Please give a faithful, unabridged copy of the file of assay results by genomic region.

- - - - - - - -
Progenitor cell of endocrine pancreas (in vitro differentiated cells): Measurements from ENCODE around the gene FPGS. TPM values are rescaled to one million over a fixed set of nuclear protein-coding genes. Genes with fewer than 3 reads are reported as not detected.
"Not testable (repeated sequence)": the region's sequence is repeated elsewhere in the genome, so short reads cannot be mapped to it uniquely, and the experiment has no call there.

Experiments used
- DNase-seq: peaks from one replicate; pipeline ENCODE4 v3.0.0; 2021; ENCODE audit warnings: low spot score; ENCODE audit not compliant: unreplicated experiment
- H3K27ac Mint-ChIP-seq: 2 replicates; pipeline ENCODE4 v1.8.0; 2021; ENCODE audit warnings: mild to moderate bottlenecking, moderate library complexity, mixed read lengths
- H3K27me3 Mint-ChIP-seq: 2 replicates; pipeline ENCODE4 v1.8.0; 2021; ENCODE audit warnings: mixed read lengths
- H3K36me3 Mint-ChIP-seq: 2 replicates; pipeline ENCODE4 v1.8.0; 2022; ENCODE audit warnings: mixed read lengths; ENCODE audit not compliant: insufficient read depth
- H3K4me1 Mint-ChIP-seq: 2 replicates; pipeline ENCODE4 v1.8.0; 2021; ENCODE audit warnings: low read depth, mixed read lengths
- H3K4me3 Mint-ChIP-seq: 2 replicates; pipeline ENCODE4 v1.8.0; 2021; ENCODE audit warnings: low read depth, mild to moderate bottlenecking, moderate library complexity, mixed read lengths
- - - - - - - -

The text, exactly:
Progenitor cell of endocrine pancreas (in vitro differentiated cells): Measurements from ENCODE around the gene FPGS. TPM values are rescaled to one million over a fixed set of nuclear protein-coding genes. Genes with fewer than 3 reads are reported as not detected.
"Not testable (repeated sequence)": the region's sequence is repeated elsewhere in the genome, so short reads cannot be mapped to it uniquely, and the experiment has no call there.

Experiments used
- DNase-seq: peaks from one replicate; pipeline ENCODE4 v3.0.0; 2021; ENCODE audit warnings: low spot score; ENCODE audit not compliant: unreplicated experiment
- H3K27ac Mint-ChIP-seq: 2 replicates; pipeline ENCODE4 v1.8.0; 2021; ENCODE audit warnings: mild to moderate bottlenecking, moderate library complexity, mixed read lengths
- H3K27me3 Mint-ChIP-seq: 2 replicates; pipeline ENCODE4 v1.8.0; 2021; ENCODE audit warnings: mixed read lengths
- H3K36me3 Mint-ChIP-seq: 2 replicates; pipeline ENCODE4 v1.8.0; 2022; ENCODE audit warnings: mixed read lengths; ENCODE audit not compliant: insufficient read depth
- H3K4me1 Mint-ChIP-seq: 2 replicates; pipeline ENCODE4 v1.8.0; 2021; ENCODE audit warnings: low read depth, mixed read lengths
- H3K4me3 Mint-ChIP-seq: 2 replicates; pipeline ENCODE4 v1.8.0; 2021; ENCODE audit warnings: low read depth, mild to moderate bottlenecking, moderate library complexity, mixed read lengths